With Agfa APX films, I've had even and uneven development on 120 rolls using Rodinal stand in the same tank. Sometimes the uneven development
    streaking even appears to be related to the distribution of negative densities, and is different on different frames on the same roll.

    I've been using reduced agitation at 5-6 minute intervals with a dozen or more developer/film combinations in the last 4 years, and not had a single problem with uneven development. That includes Ilfosol, DDX, D-76, Edwal 12, Rodinal, D-23, Prescysol EF, Amoloco 74, and others across a variety of films in 35mm, 120, and 4x5.

    Lee
     
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  6. Shawn Dougherty

    Shawn Dougherty Member

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    This sounds like your reels had a bit of a build up of photoflow or some other wetting agent on them. PhotoEngineer has talked about this if you do a search. All the best. Shawn
     
  7. r-brian

    r-brian Member

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    The only stand developing I've done with Rodinal was at 1+200 for 1 hour with 2 gentle inversions at 30 minutes. This was with Fuji Acros. My standard development for Acros is Rodinal 1+100 for 18 minutes, 20C, gentle agitation every minute for the first half of development time, then every 2 minutes after that. Helps to control the highlights here in the contrasty conditions of New Mexico.
     
  8. Thomas Bertilsson

    Thomas Bertilsson Subscriber

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    Thanks for the excellent advice, Lee. I know we can trust your findings.

    I had problems with uneven development using Rodinal a good while back, and moving to 5 minute agitation intervals did indeed give me the added benefits of reduced agitation in the same manner as outright standing development did, but without the uneven development. A much safer and reliable method.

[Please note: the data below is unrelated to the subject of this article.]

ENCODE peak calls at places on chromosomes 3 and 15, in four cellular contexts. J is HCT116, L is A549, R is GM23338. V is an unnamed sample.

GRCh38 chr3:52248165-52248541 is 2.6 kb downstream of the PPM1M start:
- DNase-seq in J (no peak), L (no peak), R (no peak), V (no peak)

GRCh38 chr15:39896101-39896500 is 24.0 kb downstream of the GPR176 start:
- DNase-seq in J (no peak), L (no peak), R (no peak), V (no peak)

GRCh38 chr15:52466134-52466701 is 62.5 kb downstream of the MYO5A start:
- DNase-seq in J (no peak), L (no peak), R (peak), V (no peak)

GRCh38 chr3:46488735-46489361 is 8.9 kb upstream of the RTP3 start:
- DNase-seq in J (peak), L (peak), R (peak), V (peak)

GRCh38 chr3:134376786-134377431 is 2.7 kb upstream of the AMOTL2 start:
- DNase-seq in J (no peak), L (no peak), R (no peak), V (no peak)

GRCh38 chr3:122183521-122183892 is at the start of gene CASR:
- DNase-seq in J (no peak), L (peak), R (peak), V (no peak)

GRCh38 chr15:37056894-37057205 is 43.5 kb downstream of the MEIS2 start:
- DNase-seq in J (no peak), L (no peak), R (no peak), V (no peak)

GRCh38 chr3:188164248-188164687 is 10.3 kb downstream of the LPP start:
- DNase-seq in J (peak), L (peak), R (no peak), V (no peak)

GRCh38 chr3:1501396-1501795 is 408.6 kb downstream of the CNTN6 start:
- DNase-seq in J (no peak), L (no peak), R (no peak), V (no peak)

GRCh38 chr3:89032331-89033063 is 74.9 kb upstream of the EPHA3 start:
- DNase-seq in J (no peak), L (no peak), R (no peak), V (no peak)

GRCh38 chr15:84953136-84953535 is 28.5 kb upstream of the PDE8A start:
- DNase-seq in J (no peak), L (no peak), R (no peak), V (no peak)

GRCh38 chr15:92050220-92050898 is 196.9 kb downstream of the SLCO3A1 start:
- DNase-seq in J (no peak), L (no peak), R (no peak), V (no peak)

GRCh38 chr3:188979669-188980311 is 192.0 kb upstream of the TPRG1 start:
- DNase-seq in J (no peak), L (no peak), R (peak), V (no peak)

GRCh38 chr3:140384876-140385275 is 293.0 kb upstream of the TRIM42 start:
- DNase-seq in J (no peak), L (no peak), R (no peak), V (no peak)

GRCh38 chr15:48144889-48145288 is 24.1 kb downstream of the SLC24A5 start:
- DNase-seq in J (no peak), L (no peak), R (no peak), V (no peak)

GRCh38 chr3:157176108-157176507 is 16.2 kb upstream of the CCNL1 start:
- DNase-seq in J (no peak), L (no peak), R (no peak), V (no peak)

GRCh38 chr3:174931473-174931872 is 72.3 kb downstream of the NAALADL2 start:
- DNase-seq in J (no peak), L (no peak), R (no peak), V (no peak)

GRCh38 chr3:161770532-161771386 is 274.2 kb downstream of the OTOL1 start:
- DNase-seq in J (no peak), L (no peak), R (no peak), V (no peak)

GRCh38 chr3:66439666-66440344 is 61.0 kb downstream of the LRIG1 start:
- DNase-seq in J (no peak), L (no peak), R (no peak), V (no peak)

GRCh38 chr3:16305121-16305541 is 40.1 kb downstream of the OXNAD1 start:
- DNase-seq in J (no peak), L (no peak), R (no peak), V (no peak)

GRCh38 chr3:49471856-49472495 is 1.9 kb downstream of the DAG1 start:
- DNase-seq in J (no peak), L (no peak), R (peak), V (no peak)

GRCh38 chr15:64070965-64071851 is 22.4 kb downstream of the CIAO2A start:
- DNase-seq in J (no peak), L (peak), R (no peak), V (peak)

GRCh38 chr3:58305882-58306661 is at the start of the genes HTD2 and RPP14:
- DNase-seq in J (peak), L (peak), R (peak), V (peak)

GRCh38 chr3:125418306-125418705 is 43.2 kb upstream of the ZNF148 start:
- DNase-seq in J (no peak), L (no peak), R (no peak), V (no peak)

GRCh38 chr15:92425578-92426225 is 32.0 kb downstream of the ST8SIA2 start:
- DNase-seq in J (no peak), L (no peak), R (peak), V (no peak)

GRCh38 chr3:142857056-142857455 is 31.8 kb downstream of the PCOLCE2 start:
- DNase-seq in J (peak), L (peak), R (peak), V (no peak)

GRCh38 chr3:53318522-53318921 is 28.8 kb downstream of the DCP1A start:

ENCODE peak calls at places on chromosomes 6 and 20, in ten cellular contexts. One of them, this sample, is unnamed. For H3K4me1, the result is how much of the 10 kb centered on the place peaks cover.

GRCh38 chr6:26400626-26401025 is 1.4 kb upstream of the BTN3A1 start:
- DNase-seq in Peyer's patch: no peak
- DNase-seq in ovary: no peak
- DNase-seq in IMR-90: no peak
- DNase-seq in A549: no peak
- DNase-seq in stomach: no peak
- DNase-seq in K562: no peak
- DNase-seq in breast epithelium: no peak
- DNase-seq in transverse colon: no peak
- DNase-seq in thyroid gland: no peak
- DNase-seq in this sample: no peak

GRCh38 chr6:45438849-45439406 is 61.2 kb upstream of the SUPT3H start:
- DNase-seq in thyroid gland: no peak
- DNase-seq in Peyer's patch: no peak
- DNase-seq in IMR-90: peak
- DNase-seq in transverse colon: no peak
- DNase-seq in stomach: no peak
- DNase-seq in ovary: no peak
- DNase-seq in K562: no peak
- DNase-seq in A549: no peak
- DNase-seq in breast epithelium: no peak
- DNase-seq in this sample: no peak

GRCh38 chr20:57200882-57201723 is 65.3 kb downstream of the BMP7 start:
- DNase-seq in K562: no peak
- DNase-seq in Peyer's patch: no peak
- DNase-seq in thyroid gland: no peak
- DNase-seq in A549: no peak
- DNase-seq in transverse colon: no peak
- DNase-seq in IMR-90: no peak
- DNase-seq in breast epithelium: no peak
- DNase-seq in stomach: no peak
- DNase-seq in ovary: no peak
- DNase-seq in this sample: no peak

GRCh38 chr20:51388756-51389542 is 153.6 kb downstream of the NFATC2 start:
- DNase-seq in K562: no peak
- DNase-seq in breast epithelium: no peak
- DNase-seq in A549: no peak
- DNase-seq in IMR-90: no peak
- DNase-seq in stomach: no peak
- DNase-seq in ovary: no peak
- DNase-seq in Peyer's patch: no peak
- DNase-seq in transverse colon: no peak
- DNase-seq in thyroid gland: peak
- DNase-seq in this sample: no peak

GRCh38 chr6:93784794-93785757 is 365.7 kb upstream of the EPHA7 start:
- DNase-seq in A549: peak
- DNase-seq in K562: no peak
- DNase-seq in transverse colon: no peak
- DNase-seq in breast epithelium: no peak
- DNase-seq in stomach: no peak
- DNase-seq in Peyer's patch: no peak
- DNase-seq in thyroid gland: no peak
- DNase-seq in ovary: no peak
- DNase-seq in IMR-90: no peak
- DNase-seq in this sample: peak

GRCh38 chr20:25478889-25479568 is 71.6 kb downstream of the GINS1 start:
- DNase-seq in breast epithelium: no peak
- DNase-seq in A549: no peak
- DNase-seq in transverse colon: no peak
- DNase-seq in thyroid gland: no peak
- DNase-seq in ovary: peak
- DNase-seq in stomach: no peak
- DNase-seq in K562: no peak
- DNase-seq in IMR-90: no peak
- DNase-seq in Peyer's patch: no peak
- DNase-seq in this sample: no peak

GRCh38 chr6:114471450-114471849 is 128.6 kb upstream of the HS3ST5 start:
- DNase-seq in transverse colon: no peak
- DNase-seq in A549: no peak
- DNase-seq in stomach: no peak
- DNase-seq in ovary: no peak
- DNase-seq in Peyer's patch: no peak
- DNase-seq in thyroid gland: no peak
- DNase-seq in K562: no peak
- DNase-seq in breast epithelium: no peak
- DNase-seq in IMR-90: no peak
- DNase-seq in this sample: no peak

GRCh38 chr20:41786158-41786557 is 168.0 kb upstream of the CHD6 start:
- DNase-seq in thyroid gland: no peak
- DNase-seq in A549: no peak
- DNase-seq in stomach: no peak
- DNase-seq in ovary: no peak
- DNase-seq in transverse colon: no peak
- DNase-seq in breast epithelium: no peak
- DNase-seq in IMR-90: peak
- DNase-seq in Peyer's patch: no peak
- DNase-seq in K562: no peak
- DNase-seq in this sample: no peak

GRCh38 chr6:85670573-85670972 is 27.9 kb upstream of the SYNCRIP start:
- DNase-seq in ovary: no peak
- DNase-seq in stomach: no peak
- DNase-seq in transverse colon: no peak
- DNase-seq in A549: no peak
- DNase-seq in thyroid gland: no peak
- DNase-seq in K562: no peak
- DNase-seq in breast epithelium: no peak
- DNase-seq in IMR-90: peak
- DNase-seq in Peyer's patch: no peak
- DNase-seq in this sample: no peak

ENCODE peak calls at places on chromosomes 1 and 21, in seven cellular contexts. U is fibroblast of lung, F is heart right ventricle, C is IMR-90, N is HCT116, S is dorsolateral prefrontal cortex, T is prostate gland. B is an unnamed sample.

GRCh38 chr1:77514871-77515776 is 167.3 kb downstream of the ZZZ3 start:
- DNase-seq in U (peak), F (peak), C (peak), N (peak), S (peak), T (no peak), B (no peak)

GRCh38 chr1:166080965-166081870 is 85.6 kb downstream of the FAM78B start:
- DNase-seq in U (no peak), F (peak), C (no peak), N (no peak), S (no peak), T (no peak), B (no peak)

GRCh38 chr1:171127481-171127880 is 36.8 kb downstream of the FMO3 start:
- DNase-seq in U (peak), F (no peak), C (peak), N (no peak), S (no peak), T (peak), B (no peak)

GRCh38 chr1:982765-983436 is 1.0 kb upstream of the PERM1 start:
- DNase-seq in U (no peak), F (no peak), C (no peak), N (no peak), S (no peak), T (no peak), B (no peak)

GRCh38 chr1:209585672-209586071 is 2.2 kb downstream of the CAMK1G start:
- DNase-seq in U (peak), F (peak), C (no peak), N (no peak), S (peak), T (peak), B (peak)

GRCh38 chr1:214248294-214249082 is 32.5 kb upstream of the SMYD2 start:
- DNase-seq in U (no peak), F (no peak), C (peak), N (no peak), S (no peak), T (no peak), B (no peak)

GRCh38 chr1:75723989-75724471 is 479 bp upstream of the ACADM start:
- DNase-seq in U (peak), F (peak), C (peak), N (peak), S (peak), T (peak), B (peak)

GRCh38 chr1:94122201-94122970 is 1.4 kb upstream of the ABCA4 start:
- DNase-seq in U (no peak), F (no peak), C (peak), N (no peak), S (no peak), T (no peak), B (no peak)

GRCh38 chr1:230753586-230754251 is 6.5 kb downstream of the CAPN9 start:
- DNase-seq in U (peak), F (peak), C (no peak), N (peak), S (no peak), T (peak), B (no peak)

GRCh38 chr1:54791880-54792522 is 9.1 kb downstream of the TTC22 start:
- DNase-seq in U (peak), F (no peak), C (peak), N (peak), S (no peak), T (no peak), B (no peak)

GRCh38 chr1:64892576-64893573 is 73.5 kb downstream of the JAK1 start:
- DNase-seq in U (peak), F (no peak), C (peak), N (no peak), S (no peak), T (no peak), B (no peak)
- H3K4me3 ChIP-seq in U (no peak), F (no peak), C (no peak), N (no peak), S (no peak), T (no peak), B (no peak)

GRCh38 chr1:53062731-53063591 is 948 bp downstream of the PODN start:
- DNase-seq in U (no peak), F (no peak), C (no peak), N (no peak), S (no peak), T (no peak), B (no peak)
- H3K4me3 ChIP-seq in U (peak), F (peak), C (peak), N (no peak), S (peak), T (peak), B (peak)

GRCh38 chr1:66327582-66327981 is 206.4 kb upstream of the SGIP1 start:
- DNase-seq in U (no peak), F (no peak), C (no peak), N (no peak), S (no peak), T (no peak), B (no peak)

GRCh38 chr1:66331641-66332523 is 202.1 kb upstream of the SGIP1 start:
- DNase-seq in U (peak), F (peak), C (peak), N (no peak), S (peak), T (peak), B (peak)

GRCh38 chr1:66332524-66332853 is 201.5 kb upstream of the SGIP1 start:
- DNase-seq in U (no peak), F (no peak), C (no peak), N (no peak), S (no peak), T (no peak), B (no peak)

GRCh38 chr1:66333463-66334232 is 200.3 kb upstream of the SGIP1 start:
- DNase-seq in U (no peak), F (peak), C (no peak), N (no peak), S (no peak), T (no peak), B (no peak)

To OP: If your negs are too dense - indeed, reduce development time.

    - Thomas

     
  9. George Collier

    George Collier Member

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    I'm working up to a good time/temp/method with Rodinal 1:100 with 120 Trix 400 and Delta 400. I've found that not only I can't go longer than 5-6min between agitations (surge problems), but when I agitate, I have to give the tank 8 "twirly" inversions, "with great vigor" (remember JFK?). It takes about 12 seconds to do this, along with a bubble release tap. Any less than this and I have surge problems, always on the top of the reel, and inconsistent within the roll. The jury is still out on this method, but so far it works for me.
     
  10. david b

    david b Member

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    I don't see why it is necessary to develop for so long.
     
  11. Colin Corneau

    Colin Corneau Subscriber

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    Highlight control, for one, is a great reason for stand/semi-stand.
     
  12. rwyoung

    rwyoung Member

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    I've had very good luck (perhaps not the right word) when I knew a roll contained many over and under- exposed shots. Just the sort of thing that comes from running film through cheap, toy cameras and wildly varying lighting conditions. The negatives would all be printable but of course not the best sort you could get with a good round of calibration.